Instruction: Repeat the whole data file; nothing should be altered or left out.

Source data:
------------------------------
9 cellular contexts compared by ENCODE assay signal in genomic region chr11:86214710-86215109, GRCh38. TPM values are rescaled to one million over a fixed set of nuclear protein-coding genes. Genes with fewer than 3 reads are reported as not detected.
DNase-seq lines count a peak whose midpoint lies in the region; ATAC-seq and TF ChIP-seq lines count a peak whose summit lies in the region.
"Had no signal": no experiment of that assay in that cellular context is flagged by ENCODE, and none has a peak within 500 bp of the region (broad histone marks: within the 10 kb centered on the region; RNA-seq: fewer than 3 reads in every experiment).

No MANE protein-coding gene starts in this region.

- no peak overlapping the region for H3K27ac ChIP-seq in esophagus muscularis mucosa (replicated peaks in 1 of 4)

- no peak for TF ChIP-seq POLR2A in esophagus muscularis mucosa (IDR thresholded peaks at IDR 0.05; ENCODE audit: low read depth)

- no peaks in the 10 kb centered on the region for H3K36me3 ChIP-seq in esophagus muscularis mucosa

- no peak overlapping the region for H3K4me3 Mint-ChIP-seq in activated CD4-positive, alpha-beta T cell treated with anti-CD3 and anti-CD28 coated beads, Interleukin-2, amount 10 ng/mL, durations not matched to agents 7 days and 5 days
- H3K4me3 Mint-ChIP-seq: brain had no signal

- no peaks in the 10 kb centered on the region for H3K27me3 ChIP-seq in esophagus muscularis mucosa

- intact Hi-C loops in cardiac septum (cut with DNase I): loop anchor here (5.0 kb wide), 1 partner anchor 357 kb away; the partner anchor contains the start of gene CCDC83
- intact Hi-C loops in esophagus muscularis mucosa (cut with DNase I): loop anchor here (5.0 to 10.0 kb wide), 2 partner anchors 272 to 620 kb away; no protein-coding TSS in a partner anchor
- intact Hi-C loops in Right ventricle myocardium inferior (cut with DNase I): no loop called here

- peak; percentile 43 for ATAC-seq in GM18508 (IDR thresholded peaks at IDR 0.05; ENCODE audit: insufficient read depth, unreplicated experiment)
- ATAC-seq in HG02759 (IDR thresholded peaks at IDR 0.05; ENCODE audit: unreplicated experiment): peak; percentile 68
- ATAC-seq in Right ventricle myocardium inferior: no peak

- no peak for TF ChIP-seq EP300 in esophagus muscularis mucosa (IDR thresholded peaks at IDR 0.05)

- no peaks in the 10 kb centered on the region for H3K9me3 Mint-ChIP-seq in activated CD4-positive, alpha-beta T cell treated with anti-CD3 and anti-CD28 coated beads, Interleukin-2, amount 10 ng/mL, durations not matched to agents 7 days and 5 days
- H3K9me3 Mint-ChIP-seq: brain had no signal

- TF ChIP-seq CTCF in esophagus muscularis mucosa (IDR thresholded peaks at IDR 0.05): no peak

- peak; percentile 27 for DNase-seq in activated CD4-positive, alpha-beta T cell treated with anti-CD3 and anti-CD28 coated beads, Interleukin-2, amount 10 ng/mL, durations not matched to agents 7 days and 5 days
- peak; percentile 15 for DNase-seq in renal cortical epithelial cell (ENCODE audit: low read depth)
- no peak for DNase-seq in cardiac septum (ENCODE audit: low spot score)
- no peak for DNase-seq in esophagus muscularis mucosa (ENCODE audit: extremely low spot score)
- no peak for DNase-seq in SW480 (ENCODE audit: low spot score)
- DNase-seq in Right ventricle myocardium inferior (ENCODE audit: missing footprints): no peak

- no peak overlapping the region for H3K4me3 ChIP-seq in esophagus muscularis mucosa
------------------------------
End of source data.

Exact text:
9 cellular contexts compared by ENCODE assay signal in genomic region chr11:86214710-86215109, GRCh38. TPM values are rescaled to one million over a fixed set of nuclear protein-coding genes. Genes with fewer than 3 reads are reported as not detected.
DNase-seq lines count a peak whose midpoint lies in the region; ATAC-seq and TF ChIP-seq lines count a peak whose summit lies in the region.
"Had no signal": no experiment of that assay in that cellular context is flagged by ENCODE, and none has a peak within 500 bp of the region (broad histone marks: within the 10 kb centered on the region; RNA-seq: fewer than 3 reads in every experiment).

No MANE protein-coding gene starts in this region.

- no peak overlapping the region for H3K27ac ChIP-seq in esophagus muscularis mucosa (replicated peaks in 1 of 4)

- no peak for TF ChIP-seq POLR2A in esophagus muscularis mucosa (IDR thresholded peaks at IDR 0.05; ENCODE audit: low read depth)

- no peaks in the 10 kb centered on the region for H3K36me3 ChIP-seq in esophagus muscularis mucosa

- no peak overlapping the region for H3K4me3 Mint-ChIP-seq in activated CD4-positive, alpha-beta T cell treated with anti-CD3 and anti-CD28 coated beads, Interleukin-2, amount 10 ng/mL, durations not matched to agents 7 days and 5 days
- H3K4me3 Mint-ChIP-seq: brain had no signal

- no peaks in the 10 kb centered on the region for H3K27me3 ChIP-seq in esophagus muscularis mucosa

- intact Hi-C loops in cardiac septum (cut with DNase I): loop anchor here (5.0 kb wide), 1 partner anchor 357 kb away; the partner anchor contains the start of gene CCDC83
- intact Hi-C loops in esophagus muscularis mucosa (cut with DNase I): loop anchor here (5.0 to 10.0 kb wide), 2 partner anchors 272 to 620 kb away; no protein-coding TSS in a partner anchor
- intact Hi-C loops in Right ventricle myocardium inferior (cut with DNase I): no loop called here

- peak; percentile 43 for ATAC-seq in GM18508 (IDR thresholded peaks at IDR 0.05; ENCODE audit: insufficient read depth, unreplicated experiment)
- ATAC-seq in HG02759 (IDR thresholded peaks at IDR 0.05; ENCODE audit: unreplicated experiment): peak; percentile 68
- ATAC-seq in Right ventricle myocardium inferior: no peak

- no peak for TF ChIP-seq EP300 in esophagus muscularis mucosa (IDR thresholded peaks at IDR 0.05)

- no peaks in the 10 kb centered on the region for H3K9me3 Mint-ChIP-seq in activated CD4-positive, alpha-beta T cell treated with anti-CD3 and anti-CD28 coated beads, Interleukin-2, amount 10 ng/mL, durations not matched to agents 7 days and 5 days
- H3K9me3 Mint-ChIP-seq: brain had no signal

- TF ChIP-seq CTCF in esophagus muscularis mucosa (IDR thresholded peaks at IDR 0.05): no peak

- peak; percentile 27 for DNase-seq in activated CD4-positive, alpha-beta T cell treated with anti-CD3 and anti-CD28 coated beads, Interleukin-2, amount 10 ng/mL, durations not matched to agents 7 days and 5 days
- peak; percentile 15 for DNase-seq in renal cortical epithelial cell (ENCODE audit: low read depth)
- no peak for DNase-seq in cardiac septum (ENCODE audit: low spot score)
- no peak for DNase-seq in esophagus muscularis mucosa (ENCODE audit: extremely low spot score)
- no peak for DNase-seq in SW480 (ENCODE audit: low spot score)
- DNase-seq in Right ventricle myocardium inferior (ENCODE audit: missing footprints): no peak

- no peak overlapping the region for H3K4me3 ChIP-seq in esophagus muscularis mucosa